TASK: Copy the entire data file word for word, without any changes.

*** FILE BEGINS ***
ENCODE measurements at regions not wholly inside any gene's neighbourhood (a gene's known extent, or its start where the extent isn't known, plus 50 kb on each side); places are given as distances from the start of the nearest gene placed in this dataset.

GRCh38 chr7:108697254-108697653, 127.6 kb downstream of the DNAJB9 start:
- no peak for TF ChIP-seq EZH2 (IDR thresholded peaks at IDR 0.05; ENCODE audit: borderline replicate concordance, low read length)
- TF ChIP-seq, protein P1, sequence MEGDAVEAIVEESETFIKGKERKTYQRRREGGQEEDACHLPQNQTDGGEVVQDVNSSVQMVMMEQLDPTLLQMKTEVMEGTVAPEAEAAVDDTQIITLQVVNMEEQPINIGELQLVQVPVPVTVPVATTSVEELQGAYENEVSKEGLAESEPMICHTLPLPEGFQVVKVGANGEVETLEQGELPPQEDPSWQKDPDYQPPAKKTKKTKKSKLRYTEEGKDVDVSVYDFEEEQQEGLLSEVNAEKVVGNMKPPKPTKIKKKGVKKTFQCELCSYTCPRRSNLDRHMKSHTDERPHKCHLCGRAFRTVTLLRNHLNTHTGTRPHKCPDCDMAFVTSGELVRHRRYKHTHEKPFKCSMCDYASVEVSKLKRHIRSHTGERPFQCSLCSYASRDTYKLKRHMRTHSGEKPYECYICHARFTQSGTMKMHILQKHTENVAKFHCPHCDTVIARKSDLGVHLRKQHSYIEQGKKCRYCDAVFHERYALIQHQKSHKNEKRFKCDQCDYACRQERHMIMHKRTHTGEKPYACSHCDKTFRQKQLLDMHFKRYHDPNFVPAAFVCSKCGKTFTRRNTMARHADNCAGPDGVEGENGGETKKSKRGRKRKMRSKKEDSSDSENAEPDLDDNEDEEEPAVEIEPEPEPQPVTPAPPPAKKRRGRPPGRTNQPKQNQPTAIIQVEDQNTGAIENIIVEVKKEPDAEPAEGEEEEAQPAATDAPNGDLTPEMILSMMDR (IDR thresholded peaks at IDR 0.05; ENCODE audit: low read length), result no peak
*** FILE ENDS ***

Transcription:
ENCODE measurements at regions not wholly inside any gene's neighbourhood (a gene's known extent, or its start where the extent isn't known, plus 50 kb on each side); places are given as distances from the start of the nearest gene placed in this dataset.

GRCh38 chr7:108697254-108697653, 127.6 kb downstream of the DNAJB9 start:
- no peak for TF ChIP-seq EZH2 (IDR thresholded peaks at IDR 0.05; ENCODE audit: borderline replicate concordance, low read length)
- TF ChIP-seq, protein P1, sequence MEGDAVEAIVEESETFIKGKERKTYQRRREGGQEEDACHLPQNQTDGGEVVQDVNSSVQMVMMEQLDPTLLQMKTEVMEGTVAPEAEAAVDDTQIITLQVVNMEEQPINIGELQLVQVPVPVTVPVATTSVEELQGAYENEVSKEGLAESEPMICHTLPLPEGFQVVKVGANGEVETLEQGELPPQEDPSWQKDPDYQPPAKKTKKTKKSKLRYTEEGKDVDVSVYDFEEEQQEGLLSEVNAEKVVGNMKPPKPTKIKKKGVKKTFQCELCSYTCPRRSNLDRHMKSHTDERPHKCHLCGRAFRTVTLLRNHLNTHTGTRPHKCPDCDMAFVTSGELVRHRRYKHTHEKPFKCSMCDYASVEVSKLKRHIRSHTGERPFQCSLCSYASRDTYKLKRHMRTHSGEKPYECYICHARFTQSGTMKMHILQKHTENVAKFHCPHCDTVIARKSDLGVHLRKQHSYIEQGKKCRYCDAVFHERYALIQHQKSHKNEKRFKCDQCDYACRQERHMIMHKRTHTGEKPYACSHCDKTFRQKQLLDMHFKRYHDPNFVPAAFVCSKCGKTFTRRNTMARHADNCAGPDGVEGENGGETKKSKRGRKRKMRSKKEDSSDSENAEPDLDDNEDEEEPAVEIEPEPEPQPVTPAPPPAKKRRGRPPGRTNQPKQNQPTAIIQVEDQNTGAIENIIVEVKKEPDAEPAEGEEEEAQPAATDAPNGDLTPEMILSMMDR (IDR thresholded peaks at IDR 0.05; ENCODE audit: low read length), result no peak